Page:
(Update: A Facebook spokesperson responded by saying the ad was rejected incorrectly, and was reinstated after its systems identified the error)
Andrew Dolberg, a Democratic candidate for House District 98, is accusing Facebook of being a buzzkill after the company allegedly rejected a pro-medical marijuana ad from the Dolberg campaign.
The ad called for increased access for medical marijuana, which is legal in Florida after a Constitutional amendment was approved in 2016.
However, marijuana remains illegal at the federal level, which can cause conflict even in states that have approved the drug.
The drug’s status at the federal level appears to be behind Facebook’s decision on the Dolberg ad. The campaign says they received a notice rejecting the ad because the company does not allow ads that promote illegal drugs.
Facebook’s ad policies confirm that. “Ads must not promote the sale or use of illegal, prescription, or recreational drugs,” reads the company’s section on “Prohibited Content.”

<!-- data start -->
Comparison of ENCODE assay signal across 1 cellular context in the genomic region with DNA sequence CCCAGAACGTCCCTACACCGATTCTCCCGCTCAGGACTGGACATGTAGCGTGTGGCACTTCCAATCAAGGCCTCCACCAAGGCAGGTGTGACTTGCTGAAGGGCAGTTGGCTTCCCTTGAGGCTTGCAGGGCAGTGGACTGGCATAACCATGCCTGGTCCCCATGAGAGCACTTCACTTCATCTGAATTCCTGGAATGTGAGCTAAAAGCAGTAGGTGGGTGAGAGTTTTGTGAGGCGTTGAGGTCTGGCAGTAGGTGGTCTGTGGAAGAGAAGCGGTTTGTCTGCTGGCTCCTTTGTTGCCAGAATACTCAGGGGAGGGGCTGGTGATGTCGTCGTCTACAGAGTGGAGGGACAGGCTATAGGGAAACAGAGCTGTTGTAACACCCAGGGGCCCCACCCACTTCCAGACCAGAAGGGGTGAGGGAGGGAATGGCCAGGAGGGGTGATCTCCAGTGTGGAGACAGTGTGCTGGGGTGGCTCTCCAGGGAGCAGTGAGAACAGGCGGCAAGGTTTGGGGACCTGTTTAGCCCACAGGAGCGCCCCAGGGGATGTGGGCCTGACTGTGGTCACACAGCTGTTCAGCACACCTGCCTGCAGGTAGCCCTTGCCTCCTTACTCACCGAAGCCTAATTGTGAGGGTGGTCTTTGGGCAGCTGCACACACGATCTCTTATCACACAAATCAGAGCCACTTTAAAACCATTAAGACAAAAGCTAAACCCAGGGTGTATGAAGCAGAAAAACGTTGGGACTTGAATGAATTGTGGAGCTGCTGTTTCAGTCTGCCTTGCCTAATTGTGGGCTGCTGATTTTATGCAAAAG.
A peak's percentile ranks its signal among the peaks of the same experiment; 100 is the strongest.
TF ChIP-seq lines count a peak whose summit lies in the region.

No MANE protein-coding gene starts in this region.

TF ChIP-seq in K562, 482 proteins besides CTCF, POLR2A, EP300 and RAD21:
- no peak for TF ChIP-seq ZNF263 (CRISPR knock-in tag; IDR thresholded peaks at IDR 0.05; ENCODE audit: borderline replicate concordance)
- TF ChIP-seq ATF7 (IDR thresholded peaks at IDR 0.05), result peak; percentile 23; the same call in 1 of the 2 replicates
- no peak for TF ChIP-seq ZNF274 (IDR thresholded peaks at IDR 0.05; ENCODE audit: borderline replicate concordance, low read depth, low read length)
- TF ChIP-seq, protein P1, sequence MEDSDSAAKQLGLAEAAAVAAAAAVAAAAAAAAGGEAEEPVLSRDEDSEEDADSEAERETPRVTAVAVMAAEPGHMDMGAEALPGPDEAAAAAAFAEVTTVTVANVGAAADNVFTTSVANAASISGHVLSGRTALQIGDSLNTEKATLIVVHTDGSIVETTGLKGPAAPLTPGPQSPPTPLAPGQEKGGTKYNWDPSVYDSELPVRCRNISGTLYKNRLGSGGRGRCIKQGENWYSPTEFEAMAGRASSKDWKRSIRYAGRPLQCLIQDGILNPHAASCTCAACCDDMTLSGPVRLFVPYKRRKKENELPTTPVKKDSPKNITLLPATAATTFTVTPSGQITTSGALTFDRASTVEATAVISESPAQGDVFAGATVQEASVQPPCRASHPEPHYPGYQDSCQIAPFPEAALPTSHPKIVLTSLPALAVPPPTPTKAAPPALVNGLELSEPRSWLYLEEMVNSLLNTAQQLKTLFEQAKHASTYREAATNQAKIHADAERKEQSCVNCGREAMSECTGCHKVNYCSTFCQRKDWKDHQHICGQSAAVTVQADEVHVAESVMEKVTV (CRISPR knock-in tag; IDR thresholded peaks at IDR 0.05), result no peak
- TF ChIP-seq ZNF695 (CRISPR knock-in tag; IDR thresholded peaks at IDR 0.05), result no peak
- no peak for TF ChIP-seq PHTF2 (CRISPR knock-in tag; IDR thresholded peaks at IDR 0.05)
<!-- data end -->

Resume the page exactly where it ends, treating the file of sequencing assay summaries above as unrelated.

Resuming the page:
“Facebook claims to prioritize free expression and to serve as a forum for the open exchange of ideas,” Dolberg said in a statement to Florida Politics.
“However, we saw the company choose to limit discussion about a political issue, specifically suppressing a conversation about the ways medical professionals may choose to treat sick and dying Floridians. I have appealed Facebook’s decision because I believe in fair, unabridged debate and I believe in ensuring suffering people have access to the medicines prescribed by their doctors.”
Dolberg’s dilemma isn’t the only issue arising from the conflict between state and federal law on the marijuana issue. Agriculture Commissioner candidate Nikki Fried recently had campaign accounts shut down after she confirmed she was receiving money from the marijuana industry.
Banks are at times hesitant to engage in transactions with companies dealing with the drug due to marijuana’s illegality at the federal level. In response to her accounts being canceled, Fried proposed creating a state-sponsored bank that would be able to deal with the industry.
Dolberg says the pro-medical marijuana pitch was part of a broader message in the ad, promoting passage of state laws to expand Medicaid and establish mandatory coverage for pre-existing conditions.